Well he was truly world-class. When he started singing I thought, wow this is beautiful but when he unleashed his voice using his full range it was truly spectacular. Rarely have I sat in a theatre and felt a singers voice reverberate from the tips of my toes to the top of my head. The hairs on my arms were actually standing on end. It did help that I was in the centre of the third row and could quite literally see the whites of his eyes, but from the ear-splitting roars from the standing ovation at the end, which had many of the cast, including Boe and Lucas in tears at the end, I think everyone agreed.
Now, to the rest of the cast and Thenardier, who is not exactly the subtlest of roles in this show, in fact, he provides the only moments of light-heartedness and comedy. It’s often taken totally over the top, and you would think with a comedian in the role he would take it to the extreme – but Matt Lucas (above) elevated Thenardier to a whole new level – his comic timing was sublime and in some instances so subtle, at times all it took was a tiny look and the audience were howling with laughter. His voice more than held up and was a charming surprise.
Now to the rest of the cast. Caroline Sheen (above) was pretty underwhelming vocally as Fantine and looked almost manic at points when she was required to act with any emotion. Which begs the question when are they going to get someone who can actually fill this role. They have one of musical theatre’s best known and most loved songs and I have yet to hear it done any justice in the theatre. Thankfully the strength of the other performances around her didn’t detract from the enjoyment of the show.
Hadley Fraser has a superb voice and was a Javert of strength and presence. The only criticism were the odd facial expressions at times (a glimmer of which we’re treated to above). He was an angry Javert, a very ANGRY in fact, and I’ve read in other blogs that he was the same when they went. On the whole though, a commanding Javert and Fraser is a massive musical talent with a stunning voice.
Alexia Khadime (above with Craig Mather) was perfectly adequate as Eponine but she brought little either vocally or dramatically to the part. Craig Mather as Marius was of fine voice and showed up his predecessor Gareth Gates weak vocals.
Liam Tamne (above) was a spectacularly good Enjolras, very charismatic, both his voice and his acting were fabulous.
One audience member from the US who had seen it in London twice before, on Broadway and the American tour, left in tears saying she had never seen a performance like it. It was truly magical – powerful, emotional and life-affirming – truly wonderful.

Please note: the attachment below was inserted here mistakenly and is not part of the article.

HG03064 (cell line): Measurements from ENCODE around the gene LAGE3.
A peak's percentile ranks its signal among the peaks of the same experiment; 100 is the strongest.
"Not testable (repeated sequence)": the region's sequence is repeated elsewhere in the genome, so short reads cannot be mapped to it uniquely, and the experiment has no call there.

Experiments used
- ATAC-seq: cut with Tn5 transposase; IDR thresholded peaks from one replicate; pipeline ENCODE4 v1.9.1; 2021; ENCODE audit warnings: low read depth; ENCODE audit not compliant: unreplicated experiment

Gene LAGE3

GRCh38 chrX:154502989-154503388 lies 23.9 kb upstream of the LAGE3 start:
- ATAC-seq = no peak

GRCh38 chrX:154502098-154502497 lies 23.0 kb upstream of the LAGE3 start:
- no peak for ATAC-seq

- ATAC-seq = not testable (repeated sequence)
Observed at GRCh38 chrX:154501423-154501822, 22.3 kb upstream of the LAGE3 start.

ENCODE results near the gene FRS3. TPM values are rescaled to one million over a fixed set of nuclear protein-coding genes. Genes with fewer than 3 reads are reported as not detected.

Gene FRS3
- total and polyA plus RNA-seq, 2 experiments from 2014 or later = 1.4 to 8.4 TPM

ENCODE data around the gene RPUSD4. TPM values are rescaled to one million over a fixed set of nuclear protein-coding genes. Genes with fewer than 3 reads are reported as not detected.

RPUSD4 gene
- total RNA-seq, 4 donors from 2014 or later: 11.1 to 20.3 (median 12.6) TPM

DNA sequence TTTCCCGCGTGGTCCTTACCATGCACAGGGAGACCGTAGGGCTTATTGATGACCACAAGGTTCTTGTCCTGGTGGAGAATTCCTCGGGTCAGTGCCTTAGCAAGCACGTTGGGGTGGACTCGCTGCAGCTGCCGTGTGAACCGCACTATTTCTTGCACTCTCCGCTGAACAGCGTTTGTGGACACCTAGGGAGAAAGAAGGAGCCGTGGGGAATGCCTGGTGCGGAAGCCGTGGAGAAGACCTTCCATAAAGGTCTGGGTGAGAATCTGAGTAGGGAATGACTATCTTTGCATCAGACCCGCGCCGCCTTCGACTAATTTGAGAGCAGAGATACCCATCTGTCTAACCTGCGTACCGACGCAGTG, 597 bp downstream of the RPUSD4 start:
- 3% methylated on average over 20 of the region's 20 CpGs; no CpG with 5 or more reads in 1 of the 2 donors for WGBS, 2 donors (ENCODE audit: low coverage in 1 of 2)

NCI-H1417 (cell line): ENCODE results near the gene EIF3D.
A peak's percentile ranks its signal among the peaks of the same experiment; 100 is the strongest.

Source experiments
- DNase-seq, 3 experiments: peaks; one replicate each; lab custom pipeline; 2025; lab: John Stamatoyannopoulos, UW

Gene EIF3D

Les Misérables is the musical adaptation of Victor Hugo’s great humanitarian novel of one man’s determined survival in the face of another’s vengeful persecution. Set amid the social and political struggles of 19th century France, Les Misérables tells the story of former prisoner Jean Valjean, who is pursued for decades by his policeman nemesis, Javert.
The dramatic score includes numbers such as On My Own, One More Day, Bring Him Home and Do You Hear The People Sing?
Les Misérables is currently celebrating its 26th year in London, making it the world’s longest-running musical. The show first opened at the Barbican in 1985 before transferring to the Palace later that year, where it remained for nearly 20 years. It opened in its present home, The Queen’s, in 2004. The show is now one of the world’s best-loved musicals and has been produced in 38 countries and translated into 21 different languages.
The current cast includes;
Simon Bowman – Jean Valjean
Norm Lewis – Javert
Gareth Gates – Marius
Katy Secombe – Madame Thenardier
Lucie Jones – Cosette
Rebecca Seale – Fantine
Martin Ball – Thenardier
Samantha Barks – Eponine
Gates, Barks and Jones are all veterans of various reality TV shows – Barks in ‘I’d do Anything’ – the search for a ‘Nancy’ in Oliver, where she came third, Jones in 2009’s X-Factor, where she lasted until week 5 where she was ousted by ‘Jedward’ and Gates from the original Pop Idol in 2002, where he was runner up to Will Young.
Simon Bowman, by contrast is a seasoned West End leading man and his talent, magnetism and professionalism as Jean Valjean shone through and Broadway veteran Norm Lewis was a strong Javert. Gareth Gates on the other hand suffered because of the strength of the rest of the cast as did Rebecca Seale, who had to deliver one of the shows most iconic tunes I Dreamed a Dream both suffered from somewhat thin voices.
Les Mis is one show that lives up to all the hype thrown at it. This is as wonderful as everyone says it is, there is a reason it’s been running for 26 years, If you haven’t seen it I urge you to go. It’ll restore your faith in human kind!